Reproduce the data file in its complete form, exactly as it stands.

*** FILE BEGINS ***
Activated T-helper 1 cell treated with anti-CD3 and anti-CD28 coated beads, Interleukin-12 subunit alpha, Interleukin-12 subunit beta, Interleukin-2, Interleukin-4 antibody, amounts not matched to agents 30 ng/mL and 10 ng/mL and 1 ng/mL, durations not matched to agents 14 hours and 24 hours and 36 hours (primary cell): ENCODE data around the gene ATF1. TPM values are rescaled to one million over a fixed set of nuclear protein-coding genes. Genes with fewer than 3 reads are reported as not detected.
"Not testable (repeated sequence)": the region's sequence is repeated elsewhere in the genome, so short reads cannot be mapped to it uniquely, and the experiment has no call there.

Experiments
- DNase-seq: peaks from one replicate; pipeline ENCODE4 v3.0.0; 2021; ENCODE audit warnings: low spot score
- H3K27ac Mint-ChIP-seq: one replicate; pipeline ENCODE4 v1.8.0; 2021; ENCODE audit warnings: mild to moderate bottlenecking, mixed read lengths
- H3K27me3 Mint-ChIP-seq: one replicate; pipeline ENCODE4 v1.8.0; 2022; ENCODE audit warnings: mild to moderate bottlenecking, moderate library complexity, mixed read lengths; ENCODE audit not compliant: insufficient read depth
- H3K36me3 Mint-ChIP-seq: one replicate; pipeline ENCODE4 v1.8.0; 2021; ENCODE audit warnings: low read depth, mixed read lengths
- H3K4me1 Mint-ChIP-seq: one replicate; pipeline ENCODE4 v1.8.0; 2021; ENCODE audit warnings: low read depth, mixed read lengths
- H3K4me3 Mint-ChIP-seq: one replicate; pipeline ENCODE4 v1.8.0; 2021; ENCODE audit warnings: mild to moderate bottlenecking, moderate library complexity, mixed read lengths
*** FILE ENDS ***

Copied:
Activated T-helper 1 cell treated with anti-CD3 and anti-CD28 coated beads, Interleukin-12 subunit alpha, Interleukin-12 subunit beta, Interleukin-2, Interleukin-4 antibody, amounts not matched to agents 30 ng/mL and 10 ng/mL and 1 ng/mL, durations not matched to agents 14 hours and 24 hours and 36 hours (primary cell): ENCODE data around the gene ATF1. TPM values are rescaled to one million over a fixed set of nuclear protein-coding genes. Genes with fewer than 3 reads are reported as not detected.
"Not testable (repeated sequence)": the region's sequence is repeated elsewhere in the genome, so short reads cannot be mapped to it uniquely, and the experiment has no call there.

Experiments
- DNase-seq: peaks from one replicate; pipeline ENCODE4 v3.0.0; 2021; ENCODE audit warnings: low spot score
- H3K27ac Mint-ChIP-seq: one replicate; pipeline ENCODE4 v1.8.0; 2021; ENCODE audit warnings: mild to moderate bottlenecking, mixed read lengths
- H3K27me3 Mint-ChIP-seq: one replicate; pipeline ENCODE4 v1.8.0; 2022; ENCODE audit warnings: mild to moderate bottlenecking, moderate library complexity, mixed read lengths; ENCODE audit not compliant: insufficient read depth
- H3K36me3 Mint-ChIP-seq: one replicate; pipeline ENCODE4 v1.8.0; 2021; ENCODE audit warnings: low read depth, mixed read lengths
- H3K4me1 Mint-ChIP-seq: one replicate; pipeline ENCODE4 v1.8.0; 2021; ENCODE audit warnings: low read depth, mixed read lengths
- H3K4me3 Mint-ChIP-seq: one replicate; pipeline ENCODE4 v1.8.0; 2021; ENCODE audit warnings: mild to moderate bottlenecking, moderate library complexity, mixed read lengths